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Pulmonary Delivery of Virosome-Bound Antigen Enhances Antigen-Specific CD4 + T Cell Proliferation Compared to Liposome-Bound or Soluble Antigen

View Article: PubMed Central - PubMed

ABSTRACT

Pulmonary administration of biomimetic nanoparticles loaded with antigen may represent an effective strategy to directly modulate adaptive immune responses in the respiratory tract. Depending on the design, virosomes may not only serve as biomimetic antigen carriers but are also endowed with intrinsic immune-stimulatory properties. We designed fluorescently labeled influenza-derived virosomes and liposome controls coupled to the model antigen ovalbumin to investigate uptake, phenotype changes, and antigen processing by antigen-presenting cells exposed to such particles in different respiratory tract compartments. Both virosomes and liposomes were captured by pulmonary macrophages and dendritic cells alike and induced activation in particle-bearing cells by upregulation of costimulatory markers such as CD40, CD80, CD86, PD-L1, PD-L2, and ICOS-L. Though antigen processing and accumulation of both coupled and soluble antigen was similar between virosomes and liposomes, only ovalbumin-coupled virosomes generated a strong antigen-specific CD4+ T cell proliferation. Pulmonary administrated antigen-coupled virosomes therefore effectively induced adaptive immune responses and may be utilized in novel preventive or therapeutic approaches in the respiratory tract.

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Expression of surface marker PD-L1 in pulmonary antigen-presenting cells upon uptake of liposomes (LIPO) and virosomes (VIRO). Lung compartments (BAL, broncho-alveolar lavage; T, trachea; LP, lung parenchyma; LDLN, lung-draining lymph nodes) were harvested 24 h after intranasal administration of empty liposomes or virosomes (“no OVA”) or with liposomes and virosomes coupled to OVA (“coupled OVA”) or PBS control (not shown). Particle negative (particle−) and particle positive (particle+) cell populations were analyzed for expression of surface marker PD-L1 measured by flow cytometry and frequency (%) is shown. Data represent five independent experiments. Statistical significance was determined by ANOVA followed by Tukey’s honest significant difference post hoc test to investigate individual paired comparisons (*p < 0.05; ***p < 0.001).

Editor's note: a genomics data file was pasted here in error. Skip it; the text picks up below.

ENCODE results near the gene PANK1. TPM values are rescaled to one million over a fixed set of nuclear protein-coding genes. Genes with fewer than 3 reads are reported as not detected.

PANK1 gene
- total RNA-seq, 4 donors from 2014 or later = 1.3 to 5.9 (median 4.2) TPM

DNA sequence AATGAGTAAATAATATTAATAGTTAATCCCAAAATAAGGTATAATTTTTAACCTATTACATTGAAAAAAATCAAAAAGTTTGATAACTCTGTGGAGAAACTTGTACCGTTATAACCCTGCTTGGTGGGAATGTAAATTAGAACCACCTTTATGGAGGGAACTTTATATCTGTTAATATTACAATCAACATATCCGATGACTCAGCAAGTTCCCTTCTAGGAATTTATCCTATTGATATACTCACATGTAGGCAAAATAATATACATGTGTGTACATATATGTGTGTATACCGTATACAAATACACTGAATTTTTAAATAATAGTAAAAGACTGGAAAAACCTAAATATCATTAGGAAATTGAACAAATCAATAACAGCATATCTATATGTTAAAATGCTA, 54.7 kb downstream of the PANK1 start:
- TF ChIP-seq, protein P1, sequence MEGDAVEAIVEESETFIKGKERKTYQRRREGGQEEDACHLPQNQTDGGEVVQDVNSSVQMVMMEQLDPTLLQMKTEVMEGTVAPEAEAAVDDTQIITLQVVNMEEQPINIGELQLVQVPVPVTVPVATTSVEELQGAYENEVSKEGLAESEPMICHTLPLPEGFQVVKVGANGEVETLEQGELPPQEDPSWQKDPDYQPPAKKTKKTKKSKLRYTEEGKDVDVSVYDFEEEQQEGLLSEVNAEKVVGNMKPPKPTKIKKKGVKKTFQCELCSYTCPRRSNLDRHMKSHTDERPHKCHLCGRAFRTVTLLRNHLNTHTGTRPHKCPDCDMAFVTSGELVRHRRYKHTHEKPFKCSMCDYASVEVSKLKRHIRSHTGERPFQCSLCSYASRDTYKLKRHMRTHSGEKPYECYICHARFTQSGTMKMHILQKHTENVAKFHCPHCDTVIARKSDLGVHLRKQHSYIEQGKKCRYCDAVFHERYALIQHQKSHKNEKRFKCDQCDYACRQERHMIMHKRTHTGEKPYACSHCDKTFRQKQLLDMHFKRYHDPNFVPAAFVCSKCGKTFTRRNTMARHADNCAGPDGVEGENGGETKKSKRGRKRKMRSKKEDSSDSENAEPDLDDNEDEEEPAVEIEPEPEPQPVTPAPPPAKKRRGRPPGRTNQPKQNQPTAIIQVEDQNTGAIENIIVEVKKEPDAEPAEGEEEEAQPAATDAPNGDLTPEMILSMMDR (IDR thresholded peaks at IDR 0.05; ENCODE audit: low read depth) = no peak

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Figure 7: Expression of surface marker PD-L1 in pulmonary antigen-presenting cells upon uptake of liposomes (LIPO) and virosomes (VIRO). Lung compartments (BAL, broncho-alveolar lavage; T, trachea; LP, lung parenchyma; LDLN, lung-draining lymph nodes) were harvested 24 h after intranasal administration of empty liposomes or virosomes (“no OVA”) or with liposomes and virosomes coupled to OVA (“coupled OVA”) or PBS control (not shown). Particle negative (particle−) and particle positive (particle+) cell populations were analyzed for expression of surface marker PD-L1 measured by flow cytometry and frequency (%) is shown. Data represent five independent experiments. Statistical significance was determined by ANOVA followed by Tukey’s honest significant difference post hoc test to investigate individual paired comparisons (*p < 0.05; ***p < 0.001).

Mentions: Interestingly, CD8α+ resident DCs in LDLN significantly upregulated most costimulatory markers after uptake of particles (Figure 3A, particle+ DCs), and significant changes in MFI for CD40, CD80, and ICOS-L for virosomes in CD8α+ cells occurred (Figure S6A in Supplementary Material). CD8α− migratory DCs in LDLN significantly upregulated CD40, PD-L1, and PD-L2 (Figure 3B) and MFI was increased for CD40 (Figure S6B in Supplementary Material). Furthermore, a low but significant increase in CD40 expression frequency in both macrophages in BAL and trachea and CD11b+ DCs in LP occurred (Figure 4), but no changes were detectable for the MFI (Figure S7A in Supplementary Material). CD80 expression significantly increased upon uptake of particles in CD11b+ DC cell populations in LP for both frequency (Figure 5) and MFI (Figure S7B in Supplementary Material), whereas CD86 expression was increased after particle uptake for both macrophages and CD11b+ DCs in LP (Figure 6). A significantly higher proportion of CD103+ DC expressed PD-L1 in both trachea and LP whereas CD11b+ DCs upregulated PD-L1 in LP and BAL after particle uptake (Figure 7). Following particle uptake, CD11b+ DCs from BAL and LP showed greater expression of PD-L1, as did macrophages and CD103+ in LP (MFI; Figure S7D in Supplementary Material). An increased proportion of PD-L2 positive cells was found in the CD11b+ DCs from LP, as well in CD103+ DCs from trachea and LP (Figure 8) following particle uptake, whereas for MFI we detected significant change for macrophages, CD11b+ and CD103+ cells in LP, and CD11b+ DCs in T (Figure S7E in Supplementary Material). Similarly, for ICOS-L upregulation, an enhanced proportion of cells was seen in particle-bearing macrophages, CD11b+ and CD103+ DCs from LP (Figure 9), and an increased MFI in macrophages from BAL and DCs in LP (Figure S7F in Supplementary Material).